The World is Going Plastic Free Crazy, and We Love it!
Author: Wholesome Hub Date Posted:12 June 2018
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From Wollongong to Vancouver, from Buckingham Palace to Byron Bay, every day, a city, a council, an event and even royalty are making the switch to plastic free. Find out what's happening around the world.
The plastic free movement is really starting to gather pace, and we couldn't be happier. Around the globe, cities, local councils, global corporations and citizens alike are working on initiatives to make the world a better, cleaner and more nourishing place.
The problem with plastics, particularly the single-use plastics commonly associated with the food and drink industry, is that they’ll never completely break down. They only break up, forming smaller and smaller ‘microplastics’ that reach our oceans and other waterways. Or, they sit languishing in landfill for hundreds of years. It’s thought most plastics will take around 400 years to degrade, but since plastics are a relatively new material, that haven’t even been around 100 years yet, that’s something that remains to be seen.
Also, many of them aren’t even recyclable. Particularly the black, shiny plastics we see in ready meals. Suitable for the microwave they might be, but suitable for the recycling bin they’re not. So all those non-recyclable plastics we dutifully put out for recycling, will probably end up in landfill anyway.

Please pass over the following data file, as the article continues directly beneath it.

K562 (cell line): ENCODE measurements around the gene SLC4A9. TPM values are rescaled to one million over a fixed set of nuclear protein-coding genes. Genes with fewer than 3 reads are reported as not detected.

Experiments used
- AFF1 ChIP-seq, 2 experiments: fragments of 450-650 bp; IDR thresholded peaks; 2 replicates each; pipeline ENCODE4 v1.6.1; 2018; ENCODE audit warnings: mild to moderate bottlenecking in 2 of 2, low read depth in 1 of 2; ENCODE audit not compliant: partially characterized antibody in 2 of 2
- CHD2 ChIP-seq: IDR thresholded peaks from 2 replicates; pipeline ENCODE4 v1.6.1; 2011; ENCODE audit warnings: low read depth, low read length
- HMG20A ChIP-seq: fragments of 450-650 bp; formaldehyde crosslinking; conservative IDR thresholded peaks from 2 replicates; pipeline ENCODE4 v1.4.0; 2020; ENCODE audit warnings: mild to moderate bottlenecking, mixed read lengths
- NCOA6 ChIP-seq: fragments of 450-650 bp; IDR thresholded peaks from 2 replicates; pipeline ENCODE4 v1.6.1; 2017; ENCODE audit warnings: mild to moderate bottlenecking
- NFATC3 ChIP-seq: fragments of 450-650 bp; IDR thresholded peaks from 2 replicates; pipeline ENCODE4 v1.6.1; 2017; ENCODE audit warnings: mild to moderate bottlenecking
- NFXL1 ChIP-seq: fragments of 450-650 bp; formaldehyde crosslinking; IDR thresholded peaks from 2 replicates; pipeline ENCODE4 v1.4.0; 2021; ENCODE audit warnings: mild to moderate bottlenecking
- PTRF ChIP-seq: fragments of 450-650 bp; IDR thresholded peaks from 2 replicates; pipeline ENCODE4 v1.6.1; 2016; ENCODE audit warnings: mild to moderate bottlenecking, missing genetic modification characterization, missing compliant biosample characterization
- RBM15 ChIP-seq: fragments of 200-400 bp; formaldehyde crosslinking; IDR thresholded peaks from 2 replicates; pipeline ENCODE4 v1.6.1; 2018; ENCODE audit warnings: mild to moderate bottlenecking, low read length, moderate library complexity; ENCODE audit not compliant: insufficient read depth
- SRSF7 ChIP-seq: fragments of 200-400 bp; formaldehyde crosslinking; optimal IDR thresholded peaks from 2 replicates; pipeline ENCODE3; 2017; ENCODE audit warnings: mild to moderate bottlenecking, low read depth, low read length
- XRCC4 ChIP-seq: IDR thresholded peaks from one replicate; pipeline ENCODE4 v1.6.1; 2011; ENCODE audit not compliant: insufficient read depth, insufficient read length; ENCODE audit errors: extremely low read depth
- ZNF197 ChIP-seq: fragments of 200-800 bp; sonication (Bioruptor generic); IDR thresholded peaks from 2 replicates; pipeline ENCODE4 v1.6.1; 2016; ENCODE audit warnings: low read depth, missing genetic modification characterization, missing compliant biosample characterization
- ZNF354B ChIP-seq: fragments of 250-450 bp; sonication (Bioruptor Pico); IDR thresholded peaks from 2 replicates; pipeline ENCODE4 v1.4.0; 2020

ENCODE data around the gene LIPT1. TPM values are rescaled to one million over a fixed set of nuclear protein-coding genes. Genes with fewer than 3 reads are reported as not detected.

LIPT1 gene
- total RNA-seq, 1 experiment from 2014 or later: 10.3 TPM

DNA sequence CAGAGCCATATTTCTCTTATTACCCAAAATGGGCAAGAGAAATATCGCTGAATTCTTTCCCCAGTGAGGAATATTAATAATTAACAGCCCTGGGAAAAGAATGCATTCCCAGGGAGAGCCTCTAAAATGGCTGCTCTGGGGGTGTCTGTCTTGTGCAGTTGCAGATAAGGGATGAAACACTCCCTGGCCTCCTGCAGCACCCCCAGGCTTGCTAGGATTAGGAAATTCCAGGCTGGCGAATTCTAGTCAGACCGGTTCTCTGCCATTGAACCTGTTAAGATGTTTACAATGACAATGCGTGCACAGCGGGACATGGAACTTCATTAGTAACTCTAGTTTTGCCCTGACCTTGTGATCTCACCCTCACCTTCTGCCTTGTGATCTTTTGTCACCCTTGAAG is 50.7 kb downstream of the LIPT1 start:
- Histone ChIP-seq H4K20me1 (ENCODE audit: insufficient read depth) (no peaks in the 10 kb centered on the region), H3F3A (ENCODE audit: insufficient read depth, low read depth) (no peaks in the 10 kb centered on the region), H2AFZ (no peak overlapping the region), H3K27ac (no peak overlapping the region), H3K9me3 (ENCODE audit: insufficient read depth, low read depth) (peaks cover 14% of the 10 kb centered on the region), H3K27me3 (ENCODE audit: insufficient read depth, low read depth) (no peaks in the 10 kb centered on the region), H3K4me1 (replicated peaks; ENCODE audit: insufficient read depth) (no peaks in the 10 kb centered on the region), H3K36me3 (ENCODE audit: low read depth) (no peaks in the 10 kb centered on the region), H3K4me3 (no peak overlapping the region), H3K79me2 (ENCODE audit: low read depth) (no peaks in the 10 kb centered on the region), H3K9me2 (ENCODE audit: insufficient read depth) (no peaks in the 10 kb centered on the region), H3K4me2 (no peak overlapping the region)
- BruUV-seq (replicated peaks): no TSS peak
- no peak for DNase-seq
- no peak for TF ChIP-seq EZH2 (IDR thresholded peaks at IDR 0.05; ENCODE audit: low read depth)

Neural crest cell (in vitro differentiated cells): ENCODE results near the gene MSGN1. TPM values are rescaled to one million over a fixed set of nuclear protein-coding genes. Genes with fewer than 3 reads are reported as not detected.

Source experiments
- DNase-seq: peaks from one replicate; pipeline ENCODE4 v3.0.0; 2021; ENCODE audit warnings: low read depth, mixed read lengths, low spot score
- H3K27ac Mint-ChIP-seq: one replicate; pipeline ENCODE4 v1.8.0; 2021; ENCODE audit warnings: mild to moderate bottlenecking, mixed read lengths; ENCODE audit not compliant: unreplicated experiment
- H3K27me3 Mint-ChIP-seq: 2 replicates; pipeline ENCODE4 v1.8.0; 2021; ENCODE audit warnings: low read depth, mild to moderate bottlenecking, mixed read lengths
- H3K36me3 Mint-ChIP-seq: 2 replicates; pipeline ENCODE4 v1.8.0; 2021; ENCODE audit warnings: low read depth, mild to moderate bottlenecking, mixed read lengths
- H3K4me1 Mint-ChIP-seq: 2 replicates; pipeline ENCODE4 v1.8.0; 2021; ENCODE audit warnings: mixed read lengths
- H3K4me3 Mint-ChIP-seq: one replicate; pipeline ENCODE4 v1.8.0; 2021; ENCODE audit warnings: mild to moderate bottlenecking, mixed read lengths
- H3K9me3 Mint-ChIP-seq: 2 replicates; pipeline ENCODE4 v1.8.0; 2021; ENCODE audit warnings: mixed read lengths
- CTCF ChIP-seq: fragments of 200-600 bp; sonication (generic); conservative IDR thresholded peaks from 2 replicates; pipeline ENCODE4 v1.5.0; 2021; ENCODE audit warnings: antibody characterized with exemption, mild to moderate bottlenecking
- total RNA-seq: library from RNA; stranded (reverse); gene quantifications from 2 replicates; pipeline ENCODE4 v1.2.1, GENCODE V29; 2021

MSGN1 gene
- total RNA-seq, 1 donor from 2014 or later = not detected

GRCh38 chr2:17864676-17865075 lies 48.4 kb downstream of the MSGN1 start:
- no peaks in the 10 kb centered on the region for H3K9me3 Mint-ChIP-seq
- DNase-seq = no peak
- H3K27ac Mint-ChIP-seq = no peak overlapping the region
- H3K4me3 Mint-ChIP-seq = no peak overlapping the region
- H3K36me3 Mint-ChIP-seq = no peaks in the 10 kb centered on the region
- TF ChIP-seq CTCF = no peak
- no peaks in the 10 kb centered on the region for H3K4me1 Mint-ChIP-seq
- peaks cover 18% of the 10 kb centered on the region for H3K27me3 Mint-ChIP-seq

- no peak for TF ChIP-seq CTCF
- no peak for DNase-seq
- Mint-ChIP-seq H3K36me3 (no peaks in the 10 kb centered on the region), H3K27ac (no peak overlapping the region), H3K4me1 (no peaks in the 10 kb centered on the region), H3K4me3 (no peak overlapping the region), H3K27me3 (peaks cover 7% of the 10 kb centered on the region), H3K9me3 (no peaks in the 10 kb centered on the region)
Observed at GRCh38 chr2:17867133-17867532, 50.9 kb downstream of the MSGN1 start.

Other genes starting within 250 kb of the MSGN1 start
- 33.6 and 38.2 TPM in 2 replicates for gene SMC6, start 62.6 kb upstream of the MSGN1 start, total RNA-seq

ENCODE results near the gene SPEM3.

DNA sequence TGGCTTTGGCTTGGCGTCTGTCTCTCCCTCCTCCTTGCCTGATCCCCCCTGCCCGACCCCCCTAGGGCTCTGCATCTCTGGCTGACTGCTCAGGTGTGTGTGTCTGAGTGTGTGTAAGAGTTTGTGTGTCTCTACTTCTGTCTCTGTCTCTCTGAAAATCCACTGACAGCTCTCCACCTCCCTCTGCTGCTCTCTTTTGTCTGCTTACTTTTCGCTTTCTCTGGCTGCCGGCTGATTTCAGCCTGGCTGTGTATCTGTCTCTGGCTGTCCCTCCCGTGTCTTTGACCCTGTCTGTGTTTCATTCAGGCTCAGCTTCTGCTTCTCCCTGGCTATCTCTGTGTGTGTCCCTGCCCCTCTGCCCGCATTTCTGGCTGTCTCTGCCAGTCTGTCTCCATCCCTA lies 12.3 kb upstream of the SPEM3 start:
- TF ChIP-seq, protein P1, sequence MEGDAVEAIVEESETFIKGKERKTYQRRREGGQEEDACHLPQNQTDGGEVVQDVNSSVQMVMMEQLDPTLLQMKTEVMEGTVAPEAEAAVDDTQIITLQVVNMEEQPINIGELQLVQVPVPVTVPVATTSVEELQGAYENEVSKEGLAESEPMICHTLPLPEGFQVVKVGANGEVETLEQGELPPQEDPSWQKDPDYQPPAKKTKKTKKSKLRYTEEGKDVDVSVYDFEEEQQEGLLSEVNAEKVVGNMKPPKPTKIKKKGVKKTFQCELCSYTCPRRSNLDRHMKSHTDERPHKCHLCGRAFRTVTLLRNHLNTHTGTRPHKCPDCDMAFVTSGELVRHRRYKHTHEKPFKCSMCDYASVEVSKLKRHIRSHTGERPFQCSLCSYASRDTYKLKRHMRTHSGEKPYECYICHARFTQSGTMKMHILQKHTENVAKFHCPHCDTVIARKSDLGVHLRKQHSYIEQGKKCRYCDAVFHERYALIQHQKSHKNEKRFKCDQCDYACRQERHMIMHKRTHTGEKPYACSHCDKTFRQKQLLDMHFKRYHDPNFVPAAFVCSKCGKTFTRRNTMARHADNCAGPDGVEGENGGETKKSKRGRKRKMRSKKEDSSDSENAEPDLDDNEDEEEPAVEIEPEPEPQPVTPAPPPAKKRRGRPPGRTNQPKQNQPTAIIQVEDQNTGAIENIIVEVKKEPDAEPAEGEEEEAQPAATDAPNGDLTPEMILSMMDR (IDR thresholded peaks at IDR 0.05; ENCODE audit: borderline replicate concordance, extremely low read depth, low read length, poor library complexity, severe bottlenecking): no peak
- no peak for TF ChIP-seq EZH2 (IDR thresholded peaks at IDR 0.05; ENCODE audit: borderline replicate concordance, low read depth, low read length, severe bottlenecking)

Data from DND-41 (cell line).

Some Upsetting Facts
According to the Californian based non-profit organisation Plastic Oceans Foundation, half of the 300 million tonnes of plastic we produce each year globally is single use. This means 150 million tonnes of plastic is disposed of within mere minutes of us possessing it. In fact, the life of the average plastic shopping bag is 15 minutes.
More than 8 million tonnes of this plastic ends up in the world’s oceans each year. And because it breaks down into microplastics, fish and other sea life mistake it for something tasty and end up eating it, or getting entangled in it, often with devastating consequences.
But There’s Good News!
It seems like every week there’s a new initiative somewhere in the world that’s tackling the problem and we embrace and celebrate every single one.
So let’s start here in Australia…
Wollongong to Become Free From Single Use Plastics
The beautiful beach lined city of Wollongong has set its sights on becoming the first Australian city to banish single use plastics. The target is for a 70% reduction by 2020 and this will see an end to many plastic cutlery items, straws, bottles, coffee cups, takeaway containers and shopping bags (the Big Six of single use plastic demons).
It’s being led by local surfer Andrew Gray and he hopes that beyond 2020, the city will become 100% single use plastic free. Andrew is encouraging community groups and schools to spread the Plastic Free Wollongong message and is targeting businesses who routinely dish out food and drinks contained in plastic. He’s hopeful that the model this initiative is building on will be rolled out across the country.
Green Connect, an Australian enterprise tackling waste (as well as unsustainable food and refugee and youth unemployment) are also involved in helping to get Wollongong communities involved.